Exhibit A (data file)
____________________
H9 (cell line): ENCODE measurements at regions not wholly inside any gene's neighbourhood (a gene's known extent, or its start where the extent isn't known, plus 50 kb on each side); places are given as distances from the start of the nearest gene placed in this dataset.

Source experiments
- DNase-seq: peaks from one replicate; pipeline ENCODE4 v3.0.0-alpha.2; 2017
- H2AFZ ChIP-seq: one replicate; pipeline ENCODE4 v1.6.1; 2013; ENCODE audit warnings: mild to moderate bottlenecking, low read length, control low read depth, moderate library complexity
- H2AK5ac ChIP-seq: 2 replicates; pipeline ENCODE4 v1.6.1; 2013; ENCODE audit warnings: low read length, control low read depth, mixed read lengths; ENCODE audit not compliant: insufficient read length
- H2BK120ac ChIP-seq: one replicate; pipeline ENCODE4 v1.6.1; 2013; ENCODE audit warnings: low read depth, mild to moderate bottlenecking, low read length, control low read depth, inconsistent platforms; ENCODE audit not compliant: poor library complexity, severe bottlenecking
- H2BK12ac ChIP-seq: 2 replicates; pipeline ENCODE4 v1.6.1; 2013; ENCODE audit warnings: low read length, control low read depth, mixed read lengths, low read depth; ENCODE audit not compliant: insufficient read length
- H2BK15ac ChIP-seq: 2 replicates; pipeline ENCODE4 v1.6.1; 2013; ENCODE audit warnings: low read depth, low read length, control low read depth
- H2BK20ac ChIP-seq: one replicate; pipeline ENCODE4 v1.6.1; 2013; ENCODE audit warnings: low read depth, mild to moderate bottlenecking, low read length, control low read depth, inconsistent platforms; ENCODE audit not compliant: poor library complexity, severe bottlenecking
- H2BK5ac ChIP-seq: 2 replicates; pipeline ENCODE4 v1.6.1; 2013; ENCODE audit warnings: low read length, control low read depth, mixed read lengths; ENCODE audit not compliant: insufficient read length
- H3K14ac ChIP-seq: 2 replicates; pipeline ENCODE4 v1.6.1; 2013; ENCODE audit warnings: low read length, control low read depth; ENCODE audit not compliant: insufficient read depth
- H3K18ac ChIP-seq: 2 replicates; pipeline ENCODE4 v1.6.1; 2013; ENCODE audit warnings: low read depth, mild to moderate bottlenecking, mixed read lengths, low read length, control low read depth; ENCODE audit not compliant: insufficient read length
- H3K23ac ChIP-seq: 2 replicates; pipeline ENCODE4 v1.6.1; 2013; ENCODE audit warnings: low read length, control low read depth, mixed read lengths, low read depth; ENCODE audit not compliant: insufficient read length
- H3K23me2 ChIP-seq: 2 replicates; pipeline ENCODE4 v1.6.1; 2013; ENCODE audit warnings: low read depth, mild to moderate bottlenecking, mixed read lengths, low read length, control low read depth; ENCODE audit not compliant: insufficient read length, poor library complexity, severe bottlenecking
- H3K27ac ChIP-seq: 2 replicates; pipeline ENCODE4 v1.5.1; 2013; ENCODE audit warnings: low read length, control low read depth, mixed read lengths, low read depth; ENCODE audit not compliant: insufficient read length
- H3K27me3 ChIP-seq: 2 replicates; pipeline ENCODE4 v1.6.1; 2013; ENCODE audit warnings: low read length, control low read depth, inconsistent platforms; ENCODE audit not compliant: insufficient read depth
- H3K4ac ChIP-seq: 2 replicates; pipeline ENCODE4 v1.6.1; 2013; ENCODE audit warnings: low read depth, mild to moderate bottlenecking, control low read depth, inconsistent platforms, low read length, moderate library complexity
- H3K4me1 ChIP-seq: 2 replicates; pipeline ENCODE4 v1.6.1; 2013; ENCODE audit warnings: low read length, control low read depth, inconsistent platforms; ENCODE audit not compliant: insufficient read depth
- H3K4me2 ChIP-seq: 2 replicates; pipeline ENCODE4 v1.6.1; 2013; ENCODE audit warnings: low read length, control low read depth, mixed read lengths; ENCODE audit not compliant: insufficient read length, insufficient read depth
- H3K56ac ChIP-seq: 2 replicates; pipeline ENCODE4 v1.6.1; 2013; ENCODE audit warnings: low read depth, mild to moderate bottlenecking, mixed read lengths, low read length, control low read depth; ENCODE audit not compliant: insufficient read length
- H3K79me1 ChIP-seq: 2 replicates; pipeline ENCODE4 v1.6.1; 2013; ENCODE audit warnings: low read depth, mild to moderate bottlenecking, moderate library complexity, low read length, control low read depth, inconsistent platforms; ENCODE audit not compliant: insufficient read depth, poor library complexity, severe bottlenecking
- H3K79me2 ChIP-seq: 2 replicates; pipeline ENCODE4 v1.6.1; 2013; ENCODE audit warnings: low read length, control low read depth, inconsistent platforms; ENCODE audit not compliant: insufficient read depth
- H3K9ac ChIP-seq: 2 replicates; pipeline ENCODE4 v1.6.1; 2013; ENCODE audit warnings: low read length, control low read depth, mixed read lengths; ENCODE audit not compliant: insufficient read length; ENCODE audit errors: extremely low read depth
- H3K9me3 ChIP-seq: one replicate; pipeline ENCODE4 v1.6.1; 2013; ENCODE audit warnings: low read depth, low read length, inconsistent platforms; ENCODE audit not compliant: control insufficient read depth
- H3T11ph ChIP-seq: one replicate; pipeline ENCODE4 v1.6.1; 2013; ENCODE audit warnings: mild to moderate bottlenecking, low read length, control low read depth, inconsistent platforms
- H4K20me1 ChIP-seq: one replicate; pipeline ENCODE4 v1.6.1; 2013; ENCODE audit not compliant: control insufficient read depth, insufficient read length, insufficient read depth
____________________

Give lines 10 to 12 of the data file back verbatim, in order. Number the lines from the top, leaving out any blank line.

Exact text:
- H2BK5ac ChIP-seq: 2 replicates; pipeline ENCODE4 v1.6.1; 2013; ENCODE audit warnings: low read length, control low read depth, mixed read lengths; ENCODE audit not compliant: insufficient read length
- H3K14ac ChIP-seq: 2 replicates; pipeline ENCODE4 v1.6.1; 2013; ENCODE audit warnings: low read length, control low read depth; ENCODE audit not compliant: insufficient read depth
- H3K18ac ChIP-seq: 2 replicates; pipeline ENCODE4 v1.6.1; 2013; ENCODE audit warnings: low read depth, mild to moderate bottlenecking, mixed read lengths, low read length, control low read depth; ENCODE audit not compliant: insufficient read length